12.Itoh H, Ohkuwa T, Yamazaki Y, Shimoda T, Wakayama A, Tamura S, et al. Vitamin E supplementation attenuates leakage of enzymes following 6 successive days of running training. Int J Sports Med 2000;21:369-74.  Back to cited text no. 12
    
13.Chaturvedi RC, Rai RM, Sharma RK. Therapeutic role of carbogen in impaired hearing. Indian J Med Res 1990;92:420-3.  Back to cited text no. 13
    
14.Dobie RA. Drug Treatments for Sensorineural Hearing Loss and Tinnitus. Monograph in Neurotransmission and Hearing Loss, San Diego, California, Singular Publishing Group; 1995.  Back to cited text no. 14
    
15.Molenaar I, Hulstaert CE, Hadonk MJ. In: Machlin LJ (editor). Vitamin E: a comprehensive treatise, New York: Marcel Dekker; 1980. p. 372-89.  Back to cited text no. 15
    
16.Utley HG, Bernheim F, Hochstein P. Effect of sulfhydryl reagents on peroxidation of microsomes. Arch Biochem Biophys 1967;118:29-32.  Back to cited text no. 16
    
17.Ellman GL. Tissue sulphydryl groups. Arch Biochem Biophys 1959;82:70-7.  Back to cited text no. 17
    
18.ISO 1999: Acoustics- determination of occupational noise exposure and estimation of noise-induced hearing impairment. Geneva, Switzerland: International Orgnization for Standardization; 1990.  Back to cited text no. 18
    
19.OSHA: Occupational Noise Exposure: Hearing Conservation Amendment. Washington, DC 20210, 46 Fed Reg: U.S. Dept. Labor, Occupational Safety and Health Administration; 1981. p. 4078-179.  Back to cited text no. 19
    
20.NIOSH. Criteria for a Recommended Standard: Occupational Noise Exposure. Cincinnati, NIOSH, 1998.  Back to cited text no. 20
    
21.Suter AH. Standards and Regulations. In: Berger EH (editor). The Noise Manual, 5th ed. Fairfax: American Industrial Hygiene Association; 2003. p. 639-68.  Back to cited text no. 21
    
22.Chaturvedi RC, Sharma RK, Lakhera SC, Tiwary RS, Rai RM. Role of Carbogen in protection against noise induced hearing loss in man. Indian J Med Res 1984;80:583-9.  Back to cited text no. 22
    
23.Chaturvedi RC, Rai RM, Sharma RK. Prophylactic action of carbogen against noise induced hearing loss. Indian J Med Res 1988;88:60-3.  Back to cited text no. 23
    
24.Ashkanian M, Borghammer P, Gjedde A, Ostergaard L, Vafaee M. Improvement of brain tissue oxygenation by inhalation of carbogen. Neuroscience 2008;156:932-8.  Back to cited text no. 24
    
25.Ashkanian M, Gjedde A, Mouridsen K, Vafaee M, Hansen KV, Ostergaard L, et al. Carbogen inhalation increases oxygen transport to hypoperfused brain tissue in patients with occlusive carotid artery disease: Increased oxygen transport to hypoperfused brain. Brain Res 2009;1304:90-5.  Back to cited text no. 25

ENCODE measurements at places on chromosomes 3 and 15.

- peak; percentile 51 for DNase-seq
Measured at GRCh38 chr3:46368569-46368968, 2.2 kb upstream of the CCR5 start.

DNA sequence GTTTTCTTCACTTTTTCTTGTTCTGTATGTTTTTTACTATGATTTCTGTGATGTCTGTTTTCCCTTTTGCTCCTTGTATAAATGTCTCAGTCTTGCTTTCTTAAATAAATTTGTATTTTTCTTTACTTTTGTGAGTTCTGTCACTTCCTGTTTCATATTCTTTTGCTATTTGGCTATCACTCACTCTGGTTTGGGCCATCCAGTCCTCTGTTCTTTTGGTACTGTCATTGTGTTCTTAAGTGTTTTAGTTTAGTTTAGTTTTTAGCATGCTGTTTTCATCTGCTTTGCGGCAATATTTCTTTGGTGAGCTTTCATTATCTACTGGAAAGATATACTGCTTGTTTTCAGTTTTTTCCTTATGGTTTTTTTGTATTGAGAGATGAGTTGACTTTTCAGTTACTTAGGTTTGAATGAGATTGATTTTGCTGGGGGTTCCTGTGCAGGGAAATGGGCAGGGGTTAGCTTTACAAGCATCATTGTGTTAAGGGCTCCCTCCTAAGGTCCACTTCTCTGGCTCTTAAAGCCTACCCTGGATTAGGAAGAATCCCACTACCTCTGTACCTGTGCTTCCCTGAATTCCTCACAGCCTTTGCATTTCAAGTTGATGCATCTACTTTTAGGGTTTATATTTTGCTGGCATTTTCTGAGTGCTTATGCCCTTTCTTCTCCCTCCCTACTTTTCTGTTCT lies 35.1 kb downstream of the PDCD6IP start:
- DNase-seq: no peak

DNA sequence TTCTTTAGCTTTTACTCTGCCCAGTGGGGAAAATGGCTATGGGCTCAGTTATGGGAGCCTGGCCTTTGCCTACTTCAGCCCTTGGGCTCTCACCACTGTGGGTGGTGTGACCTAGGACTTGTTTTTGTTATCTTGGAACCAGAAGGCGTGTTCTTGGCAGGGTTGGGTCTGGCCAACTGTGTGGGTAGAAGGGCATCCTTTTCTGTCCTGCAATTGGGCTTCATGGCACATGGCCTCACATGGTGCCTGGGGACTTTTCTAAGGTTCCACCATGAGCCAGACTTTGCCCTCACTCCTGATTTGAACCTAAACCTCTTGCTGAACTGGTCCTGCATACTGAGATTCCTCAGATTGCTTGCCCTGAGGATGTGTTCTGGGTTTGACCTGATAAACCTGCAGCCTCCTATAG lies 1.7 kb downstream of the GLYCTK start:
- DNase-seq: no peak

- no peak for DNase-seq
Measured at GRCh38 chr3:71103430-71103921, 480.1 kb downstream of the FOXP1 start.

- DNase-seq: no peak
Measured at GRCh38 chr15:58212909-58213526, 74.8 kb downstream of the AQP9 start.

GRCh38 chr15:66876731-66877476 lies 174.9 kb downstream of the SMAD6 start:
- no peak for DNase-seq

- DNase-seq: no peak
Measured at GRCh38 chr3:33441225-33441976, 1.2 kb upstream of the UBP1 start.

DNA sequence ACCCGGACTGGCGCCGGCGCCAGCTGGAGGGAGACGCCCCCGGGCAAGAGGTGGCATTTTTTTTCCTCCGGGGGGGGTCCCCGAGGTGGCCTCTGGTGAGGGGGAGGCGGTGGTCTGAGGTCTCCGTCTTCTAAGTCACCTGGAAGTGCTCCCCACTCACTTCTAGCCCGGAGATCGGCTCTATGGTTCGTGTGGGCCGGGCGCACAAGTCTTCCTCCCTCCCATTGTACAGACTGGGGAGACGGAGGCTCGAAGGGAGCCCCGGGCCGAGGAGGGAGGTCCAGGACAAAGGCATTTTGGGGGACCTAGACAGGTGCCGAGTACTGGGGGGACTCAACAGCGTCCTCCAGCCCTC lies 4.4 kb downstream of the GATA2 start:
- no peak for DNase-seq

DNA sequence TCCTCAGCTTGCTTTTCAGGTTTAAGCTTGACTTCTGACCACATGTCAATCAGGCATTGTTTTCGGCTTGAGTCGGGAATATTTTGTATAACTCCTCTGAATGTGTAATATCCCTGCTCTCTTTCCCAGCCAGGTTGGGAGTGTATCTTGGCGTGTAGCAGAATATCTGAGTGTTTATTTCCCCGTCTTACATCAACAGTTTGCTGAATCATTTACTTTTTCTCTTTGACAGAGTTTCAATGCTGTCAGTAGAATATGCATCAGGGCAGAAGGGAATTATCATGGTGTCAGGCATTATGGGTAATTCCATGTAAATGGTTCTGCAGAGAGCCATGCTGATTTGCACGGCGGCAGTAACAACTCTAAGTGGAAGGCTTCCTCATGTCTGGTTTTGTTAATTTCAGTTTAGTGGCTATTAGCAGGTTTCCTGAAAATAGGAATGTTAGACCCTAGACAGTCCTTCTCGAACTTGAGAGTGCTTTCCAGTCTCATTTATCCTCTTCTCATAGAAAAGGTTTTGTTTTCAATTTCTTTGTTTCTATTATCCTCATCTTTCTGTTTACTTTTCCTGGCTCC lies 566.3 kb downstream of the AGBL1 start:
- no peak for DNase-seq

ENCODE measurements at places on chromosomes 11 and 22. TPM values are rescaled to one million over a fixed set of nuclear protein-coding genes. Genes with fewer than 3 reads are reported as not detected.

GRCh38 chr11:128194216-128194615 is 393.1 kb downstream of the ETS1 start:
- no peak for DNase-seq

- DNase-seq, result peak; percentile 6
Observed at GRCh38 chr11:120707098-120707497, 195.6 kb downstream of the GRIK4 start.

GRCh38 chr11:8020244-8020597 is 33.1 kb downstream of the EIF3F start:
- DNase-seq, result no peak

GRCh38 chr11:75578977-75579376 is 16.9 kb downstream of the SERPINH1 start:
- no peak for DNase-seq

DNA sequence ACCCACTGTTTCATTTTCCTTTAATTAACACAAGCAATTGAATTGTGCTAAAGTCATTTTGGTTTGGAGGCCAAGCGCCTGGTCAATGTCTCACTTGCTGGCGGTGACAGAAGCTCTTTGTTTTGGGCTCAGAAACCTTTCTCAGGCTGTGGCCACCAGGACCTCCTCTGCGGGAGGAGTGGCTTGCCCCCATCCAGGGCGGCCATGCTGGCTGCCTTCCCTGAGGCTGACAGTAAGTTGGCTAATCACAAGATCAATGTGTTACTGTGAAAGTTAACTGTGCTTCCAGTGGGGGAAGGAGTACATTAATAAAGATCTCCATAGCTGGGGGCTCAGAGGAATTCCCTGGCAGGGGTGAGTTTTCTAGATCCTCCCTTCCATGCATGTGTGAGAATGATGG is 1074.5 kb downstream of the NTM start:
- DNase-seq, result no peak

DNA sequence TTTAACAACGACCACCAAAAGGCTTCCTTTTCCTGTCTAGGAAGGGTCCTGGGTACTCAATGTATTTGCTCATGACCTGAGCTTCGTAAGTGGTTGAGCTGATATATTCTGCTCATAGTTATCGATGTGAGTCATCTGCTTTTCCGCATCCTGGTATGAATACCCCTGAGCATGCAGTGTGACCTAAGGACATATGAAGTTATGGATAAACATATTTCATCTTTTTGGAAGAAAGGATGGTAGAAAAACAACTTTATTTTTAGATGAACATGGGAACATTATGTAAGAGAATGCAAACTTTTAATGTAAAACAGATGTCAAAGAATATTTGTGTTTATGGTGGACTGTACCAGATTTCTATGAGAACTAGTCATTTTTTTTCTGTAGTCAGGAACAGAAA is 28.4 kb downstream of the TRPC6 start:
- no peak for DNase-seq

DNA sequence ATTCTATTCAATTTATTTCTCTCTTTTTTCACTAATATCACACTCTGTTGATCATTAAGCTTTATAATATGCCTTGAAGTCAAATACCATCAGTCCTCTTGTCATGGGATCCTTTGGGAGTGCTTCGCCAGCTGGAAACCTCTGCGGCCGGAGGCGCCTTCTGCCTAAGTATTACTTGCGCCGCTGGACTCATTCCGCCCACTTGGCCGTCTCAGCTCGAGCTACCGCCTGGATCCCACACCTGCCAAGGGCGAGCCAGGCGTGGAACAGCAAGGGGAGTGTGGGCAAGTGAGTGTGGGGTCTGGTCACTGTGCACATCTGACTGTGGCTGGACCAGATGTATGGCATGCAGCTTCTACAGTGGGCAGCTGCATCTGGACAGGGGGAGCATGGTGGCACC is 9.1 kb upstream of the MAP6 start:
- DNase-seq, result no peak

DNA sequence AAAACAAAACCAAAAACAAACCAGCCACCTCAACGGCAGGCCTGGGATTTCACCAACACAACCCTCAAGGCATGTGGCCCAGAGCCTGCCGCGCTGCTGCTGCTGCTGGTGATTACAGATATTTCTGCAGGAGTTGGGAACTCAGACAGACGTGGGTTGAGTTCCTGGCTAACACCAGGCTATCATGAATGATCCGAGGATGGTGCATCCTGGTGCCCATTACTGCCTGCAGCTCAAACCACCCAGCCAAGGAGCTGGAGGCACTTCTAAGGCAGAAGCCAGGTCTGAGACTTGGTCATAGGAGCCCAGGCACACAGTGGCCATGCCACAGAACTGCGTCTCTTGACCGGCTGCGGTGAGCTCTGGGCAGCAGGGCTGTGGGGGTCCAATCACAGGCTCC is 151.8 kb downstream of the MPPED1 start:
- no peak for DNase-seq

26.Arlinger S. Speech recognition in noise when wearing amplitude-sensitive ear-muffs. Scand Audiol 1992;21:123-6.  Back to cited text no. 26
    
27.Steeneken H J, Verhave JA, Houtgast T. Description of the STI-measuring method. TNO Report TNO-TM 1994 I-2, (1994).  Back to cited text no. 27
    
28.Pfafferott C, Meiselman HJ, Hochstein P. The effect of MDA on erythrocyte deformability. Blood 1982;59:12.  Back to cited text no. 28
    
29.Yamasoba T, Nuttall AL, Harris C, Raphael Y, Miller JM. Role of glutathione in protection against noise induced hearing loss. Brain Res 1998;784:82-90.  Back to cited text no. 29
    
30.Sen CK, Atalay M, Hänninen O. Exercise induced oxidative stress: glutathione supplementation and deficiency. J Appl Physiol 1994;77:2177-87.  Back to cited text no. 30
    
31.Jaffrey SR, Snyder SH. Nitric oxide: A neural messenger. Annu Rev Cell Dev Biol 1995;11:417-40.  Back to cited text no. 31
    
32.Malyshev IY, Manukina EB. Stress adaptation and nitric oxide. In: Pandolf KB, Takeda N, Singal PK (editors). Adaptation Biology and Medicine, Volume 2. India: Narosa Publishing House; 1999. p. 375-92.  Back to cited text no. 32
    
33.Veselá A, Wilhelm J. The role of carbon dioxide in free radical reactions of the organism. Physiol Res 2002;51:335-9.  Back to cited text no. 33
    

Top
Correspondence Address:
Neeru Kapoor
Occupational Health Division, Defence Institute of Physiology and Allied Sciences, Lucknow Road, Timarpur, Delhi - 110 054
India
Login to access the Email id

Source of Support: None, Conflict of Interest: None


DOI: 10.4103/1463-1741.90327

Rights and Permissions


    Figures

  [Figure 1]
 
 
    Tables

  [Table 1], [Table 2], [Table 3], [Table 4], [Table 5]

This article has been cited by
1 Effects of Carbogen on Cochlear Blood Flow and Hearing Function Following Acute Acoustic Trauma in Guinea Pigs
Jing Zhao,Jianjun Sun,Yang Liu
Archives of Medical Research. 2012; 43(7): 530
[Pubmed] | [DOI]
2 In Vivo Electrochemical Monitoring of the Change of Cochlear Perilymph Ascorbate during Salicylate-Induced Tinnitus
Junxiu Liu,Ping Yu,Yuqing Lin,Na Zhou,Tao Li,Furong Ma,Lanqun Mao
Analytical Chemistry. 2012; 84(12): 5433
[Pubmed] | [DOI]
3 Effects of Carbogen on Cochlear Blood Flow and Hearing Function Following Acute Acoustic Trauma in Guinea Pigs
Zhao, J. and Sun, J. and Liu, Y.
Archives of Medical Research. 2012; 43(7): 530-535
[Pubmed]
4 In vivo electrochemical monitoring of the change of cochlear perilymph ascorbate during salicylate-induced tinnitus
Liu, J. and Yu, P. and Lin, Y. and Zhou, N. and Li, T. and Ma, F. and Mao, L.
Analytical Chemistry. 2012; 84(12): 5433-5438
[Pubmed]



 

Top